Mark Pimlott's approach to the issue of Bekleidung challenges the exclusivity or intense personalization, or psychologizing, that has developed around it in discussions of the Interior: the claustrophobia that perhaps abounds in the stage sets and photographs of Erwin Olaf. He proposes, instead, to explore the effects of these contrived interior settings in relation to the effects of the world without, which bring them into being.

A prevailing notion within literature considering interior design and architecture is that the interior is an extension of our private selves, and by interpolation, of our bodies and their clothing. Indeed, the interior has been likened to a kind of clothing of another body that is an extension of ourselves. There are intimacies of various kinds in the private interior, reinforced by the very close contact between our physical bodies and the materials of the interior, which permit us to be less reserved there: we are nearly alone, we look at our reflection, we dress and undress, sleep, make love, lose ourselves. However, the interior does not exist in solitude, but in relation to the World; and the scenes that we characterize as private are cluttered with references and connections with that realm we think of as public. The public reaches inside to the private, and even in the space of dreams, the private reaches toward the public through a vast catalogue of affinities manifest in the imagery, association, and atmosphere of the interior.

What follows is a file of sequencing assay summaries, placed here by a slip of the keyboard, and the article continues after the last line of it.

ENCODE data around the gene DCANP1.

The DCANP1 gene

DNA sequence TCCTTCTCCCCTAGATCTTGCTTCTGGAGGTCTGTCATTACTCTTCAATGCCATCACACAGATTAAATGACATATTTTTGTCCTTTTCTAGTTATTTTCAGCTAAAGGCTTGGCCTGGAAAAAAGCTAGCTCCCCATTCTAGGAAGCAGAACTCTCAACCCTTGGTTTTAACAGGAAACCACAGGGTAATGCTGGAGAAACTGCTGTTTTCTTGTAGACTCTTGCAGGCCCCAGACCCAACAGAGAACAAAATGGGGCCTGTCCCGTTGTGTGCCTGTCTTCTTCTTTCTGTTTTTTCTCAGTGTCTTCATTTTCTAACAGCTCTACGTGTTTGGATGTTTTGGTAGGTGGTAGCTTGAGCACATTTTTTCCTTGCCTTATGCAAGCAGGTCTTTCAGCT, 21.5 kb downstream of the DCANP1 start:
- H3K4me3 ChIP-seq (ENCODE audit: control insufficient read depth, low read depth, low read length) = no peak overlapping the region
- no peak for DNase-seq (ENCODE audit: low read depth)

Mark Pimlott is an artist, designer, writer and teacher, whose practice encompasses installation, photography, film, art for public spaces and interior design. He is assistant professor in TU Delft’s Chair of Architectural Design/ Interiors, and leader of the course 'The Architecture of the Interior'. Pimlott is the author of Without and within: essays on territory and the interior (2007) and In passing: Mark Pimlott photographs (2010).

Among Pimlott’s realized designs are Neckinger Mills interiors, London (1988; 1994) in collaboration with Peter St John and Tony Fretton; Red House interiors, London (2001; 2004; 2011) in collaboration with Tony Fretton architects; ‘Guinguette', Birmingham (2000); 'La scala', Aberystwyth (2003); restaurant Puck, The Hague (2007), in collaboration with ZeinstraVanGelderen architecten; and ‘World', a public square at BBC’s Broadcasting House in central London (2013). His installation ‘Piazzasalone’ (in collaboration with Tony Fretton) was shown in the Corderie dell’Arsenale at the 12th Biennale internazionale di Architettura di Venezia, curated by Kazuyo Sejima (2010).



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